The Right Is White [UPDATE]

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If ever there was a time the Republican Party and the political right proved they were institutions with an active agenda aimed against non-whites, it will be April 2010.

1) RNC Chair Michael Steele admits Republican Party alienates minorities

Any doubt that the GOP has had a white agenda should have been abolished when an African American Republican Party chair admitted it:

Steele told a group of 200 students at DePaul University that African-Americans “don’t have a reason” to vote for Republican candidates.

During his remarks he also acknowledged that for decades the GOP pursued “ ‘Southern Strategy’ that alienated many minority voters by focusing on the white male vote in the South.”

Steele was asked to explain why an African-American should vote Republican at a university-sponsored discussion on the conservative movement. The RNC chairman’s response: “You really don’t have a reason to, to be honest — we haven’t done a very good job of really giving you one. True? True.”

[Huffington Post]

2) WI College Republicans Chair quits Republicans citing right-wing race issues

Lora Rae Anderson decided the homophobia, hypocrisy, and un-checked racism from conservatives and Republicans was too much for her, and decided toquit the GOP:

“Racial slurs obviously don’t sit well with me, but when somebody knowingly racially slurs my friends; I am personally insulted… Needless to say, I will not be renewing my membership to the Eau Claire County Republican Party or the Republican Party of Wisconsin for the year 2010.”

[Lora Rae Anderson]

3) Racial profiling gets the OK in Arizona

A new Arizona immigration bill pushed by right-wing anti-immigrant groups and signed by the Republican governor of Arizona “requires police to question people if there is reason to suspect that they’re in the United States illegally.” This of course gives the go ahead to racial profiling. What’s more, the co-author has open ties to a noted neo-Nazi. [Blogging Blue]

4) WI Republicans propose constitutional amendment to ban affirmative action

Lyndon Johnson, issuer of Executive Order #11246, had this to say in 1965:

You do not take a person who, for years, has been hobbled by chains and liberate him, bring him up to the starting line of a race and then say, ‘you are free to compete with all the others,’ and still justly believe that you have been completely fair.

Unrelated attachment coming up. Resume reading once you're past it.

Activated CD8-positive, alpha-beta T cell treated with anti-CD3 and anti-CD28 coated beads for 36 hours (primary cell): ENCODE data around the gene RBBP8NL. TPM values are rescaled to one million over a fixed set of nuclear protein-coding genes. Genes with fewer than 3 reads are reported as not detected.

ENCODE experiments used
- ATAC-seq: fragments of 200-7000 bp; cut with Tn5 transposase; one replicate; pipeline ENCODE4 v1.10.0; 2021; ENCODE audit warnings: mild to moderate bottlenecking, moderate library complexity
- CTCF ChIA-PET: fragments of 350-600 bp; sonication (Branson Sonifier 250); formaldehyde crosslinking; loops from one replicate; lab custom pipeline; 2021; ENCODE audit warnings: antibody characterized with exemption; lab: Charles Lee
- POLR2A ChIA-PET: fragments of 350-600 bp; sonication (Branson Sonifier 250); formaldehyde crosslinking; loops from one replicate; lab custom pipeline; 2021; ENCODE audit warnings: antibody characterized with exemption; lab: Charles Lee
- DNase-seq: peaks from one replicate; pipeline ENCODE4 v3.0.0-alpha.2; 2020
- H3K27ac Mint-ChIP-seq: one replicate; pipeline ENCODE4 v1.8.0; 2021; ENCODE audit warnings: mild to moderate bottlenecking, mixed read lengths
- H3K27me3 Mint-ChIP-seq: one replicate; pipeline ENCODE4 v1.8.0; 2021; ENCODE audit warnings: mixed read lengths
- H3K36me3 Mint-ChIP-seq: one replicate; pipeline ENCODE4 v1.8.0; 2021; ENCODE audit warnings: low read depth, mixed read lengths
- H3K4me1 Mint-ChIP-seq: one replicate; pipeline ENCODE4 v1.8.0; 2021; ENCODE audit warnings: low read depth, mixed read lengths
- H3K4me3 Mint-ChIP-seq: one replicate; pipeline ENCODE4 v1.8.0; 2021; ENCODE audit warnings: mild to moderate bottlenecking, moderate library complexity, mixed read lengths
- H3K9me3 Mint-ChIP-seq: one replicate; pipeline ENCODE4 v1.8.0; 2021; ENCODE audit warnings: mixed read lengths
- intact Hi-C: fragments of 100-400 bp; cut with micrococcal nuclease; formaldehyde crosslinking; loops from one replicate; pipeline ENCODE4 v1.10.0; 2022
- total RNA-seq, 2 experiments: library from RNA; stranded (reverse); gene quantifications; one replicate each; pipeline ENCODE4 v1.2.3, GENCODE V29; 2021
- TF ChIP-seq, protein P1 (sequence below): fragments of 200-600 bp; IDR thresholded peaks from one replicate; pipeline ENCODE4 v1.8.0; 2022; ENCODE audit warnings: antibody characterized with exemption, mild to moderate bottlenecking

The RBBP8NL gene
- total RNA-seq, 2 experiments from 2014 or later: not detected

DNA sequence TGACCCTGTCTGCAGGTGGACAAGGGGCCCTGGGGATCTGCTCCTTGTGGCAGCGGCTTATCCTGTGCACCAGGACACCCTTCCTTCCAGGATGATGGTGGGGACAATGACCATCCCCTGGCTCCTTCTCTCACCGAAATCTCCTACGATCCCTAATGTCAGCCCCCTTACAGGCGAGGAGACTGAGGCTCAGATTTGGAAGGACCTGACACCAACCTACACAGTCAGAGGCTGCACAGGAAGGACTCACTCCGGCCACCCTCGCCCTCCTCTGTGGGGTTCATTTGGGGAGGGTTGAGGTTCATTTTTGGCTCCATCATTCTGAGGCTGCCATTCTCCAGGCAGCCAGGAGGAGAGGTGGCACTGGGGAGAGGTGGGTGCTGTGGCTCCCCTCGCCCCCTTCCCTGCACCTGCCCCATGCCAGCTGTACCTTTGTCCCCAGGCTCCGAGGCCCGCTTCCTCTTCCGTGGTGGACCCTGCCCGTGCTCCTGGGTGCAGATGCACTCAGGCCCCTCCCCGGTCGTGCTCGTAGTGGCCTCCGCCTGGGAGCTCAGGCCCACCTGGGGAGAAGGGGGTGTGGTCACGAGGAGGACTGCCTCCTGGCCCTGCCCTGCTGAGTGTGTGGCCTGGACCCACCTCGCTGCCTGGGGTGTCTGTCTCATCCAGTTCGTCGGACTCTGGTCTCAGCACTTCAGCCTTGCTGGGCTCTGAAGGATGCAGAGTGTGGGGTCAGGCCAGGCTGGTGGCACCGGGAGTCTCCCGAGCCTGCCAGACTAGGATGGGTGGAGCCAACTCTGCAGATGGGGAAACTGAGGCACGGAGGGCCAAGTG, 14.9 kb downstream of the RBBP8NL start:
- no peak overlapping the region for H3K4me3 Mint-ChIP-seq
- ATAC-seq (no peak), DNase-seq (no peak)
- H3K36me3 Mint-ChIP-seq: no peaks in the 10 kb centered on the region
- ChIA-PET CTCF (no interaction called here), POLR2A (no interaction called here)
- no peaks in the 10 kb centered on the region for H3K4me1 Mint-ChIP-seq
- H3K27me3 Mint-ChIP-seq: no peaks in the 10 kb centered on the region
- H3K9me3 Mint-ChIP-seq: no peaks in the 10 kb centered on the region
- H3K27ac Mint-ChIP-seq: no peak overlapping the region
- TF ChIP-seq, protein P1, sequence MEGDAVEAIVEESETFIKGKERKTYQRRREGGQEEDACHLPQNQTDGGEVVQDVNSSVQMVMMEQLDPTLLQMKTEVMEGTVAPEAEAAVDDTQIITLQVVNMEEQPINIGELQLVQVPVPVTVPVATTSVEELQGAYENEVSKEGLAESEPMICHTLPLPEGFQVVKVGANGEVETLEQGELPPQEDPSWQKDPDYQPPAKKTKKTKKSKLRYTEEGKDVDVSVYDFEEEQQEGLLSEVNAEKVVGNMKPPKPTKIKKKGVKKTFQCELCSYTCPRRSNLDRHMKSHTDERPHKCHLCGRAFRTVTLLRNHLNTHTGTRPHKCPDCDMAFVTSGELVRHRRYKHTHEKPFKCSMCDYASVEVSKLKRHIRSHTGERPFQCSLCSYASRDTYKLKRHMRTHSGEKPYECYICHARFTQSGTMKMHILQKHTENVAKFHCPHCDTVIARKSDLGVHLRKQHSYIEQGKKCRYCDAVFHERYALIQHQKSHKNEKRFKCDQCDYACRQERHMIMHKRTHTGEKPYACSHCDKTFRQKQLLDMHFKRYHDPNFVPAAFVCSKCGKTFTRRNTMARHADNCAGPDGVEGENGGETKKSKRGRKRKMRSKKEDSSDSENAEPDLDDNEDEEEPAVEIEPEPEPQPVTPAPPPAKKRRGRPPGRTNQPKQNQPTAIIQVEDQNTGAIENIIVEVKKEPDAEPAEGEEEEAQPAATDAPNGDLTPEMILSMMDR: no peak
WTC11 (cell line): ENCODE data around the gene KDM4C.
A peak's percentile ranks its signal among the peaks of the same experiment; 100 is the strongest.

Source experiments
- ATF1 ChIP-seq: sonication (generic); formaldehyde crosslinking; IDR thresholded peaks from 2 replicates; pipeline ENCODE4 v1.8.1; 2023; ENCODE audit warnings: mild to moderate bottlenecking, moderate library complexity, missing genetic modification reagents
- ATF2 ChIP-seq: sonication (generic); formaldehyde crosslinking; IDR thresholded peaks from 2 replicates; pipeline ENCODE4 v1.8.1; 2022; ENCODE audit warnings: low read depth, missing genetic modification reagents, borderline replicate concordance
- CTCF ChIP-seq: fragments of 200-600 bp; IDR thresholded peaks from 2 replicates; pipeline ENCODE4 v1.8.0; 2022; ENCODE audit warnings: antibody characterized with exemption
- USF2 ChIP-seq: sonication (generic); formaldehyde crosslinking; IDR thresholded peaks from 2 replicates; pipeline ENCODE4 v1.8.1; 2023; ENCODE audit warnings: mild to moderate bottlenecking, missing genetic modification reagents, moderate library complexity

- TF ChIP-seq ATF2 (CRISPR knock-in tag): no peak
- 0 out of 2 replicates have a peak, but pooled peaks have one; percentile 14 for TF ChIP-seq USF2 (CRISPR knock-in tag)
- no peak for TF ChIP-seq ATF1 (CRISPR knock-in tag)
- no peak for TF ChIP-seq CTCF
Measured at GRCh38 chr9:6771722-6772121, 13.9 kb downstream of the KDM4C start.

Thirty-five years later, Wisconsin Sen. Glenn Grothman (R) and Rep. Gary Tachen (R) announced they were introducing a constitutional amendment to ban affirmative action in Wisconsin. They were incited to protect white advantages because Assembly Democrats “tried to resurrect the Minority Business Grants and Loans Program on a straight party-line vote.” Grothman said the Democratic-backed bills “tear at the very fabric of our culture.” [Sen. Glenn Grothman]

5) WI Republicans conjure ACORN from the dead to block voter rights

Last week the Wisconsin GOP leadership got their followers to be irate about the Wisconsin Voter Protection Act by invoking ACORN – a now-defunct group that advocated for low income families and communities. It’s no secret that many of ACORN’s constituents included African Americans and non-whites. Now, right wing leaders are taking pride in the fact that they were able to agitate the Tea Party and ultimately kill the voter rights bill which would have, among other things, stopped voter intimidation efforts. [Appleton Post-Crescent, That’s Debatable]

6) All-white Tea Party stomps on WI Capitol

The Tea Party takes regular criticism (from the left, not so much the media) for being grossly misinformed by the GOP on a number of issues,  like the fact that President Obama actually CUT taxes on 98% of working families in Wisconsin. But it is more often criticized (by everyone) for the racist and xenophobic overtones of the signs and commentary seen and heard at its events.  The Tea Party leaders make concerted efforts to shed or downplay its all-white image.

But enough has been written on this topic and you can see photographic evidence of the race-based fears and hate at Tea Parties everywhere on the internet (including our Facebook page) and at least one survey study that indicates as much, but I came across an awesome article this morning that poses an interesting hypothetical… Imagine if the Tea Party Was Black. [Tim Wise]

There’s actually more, I’m sure. But last month really came to a head (for me anyway). To say that the negative signage, comments, and policies aimed against non-white members of society are only pushed by a small number of folks in the right-wing fringe, and are not institutionally a part of the right wing agenda, is a poor analysis. Last month’s examples proved it.

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Cody currently oversees online communications, web development, and graphic design at One Wisconsin Now & the Institute, having served previously as Deputy Research Director.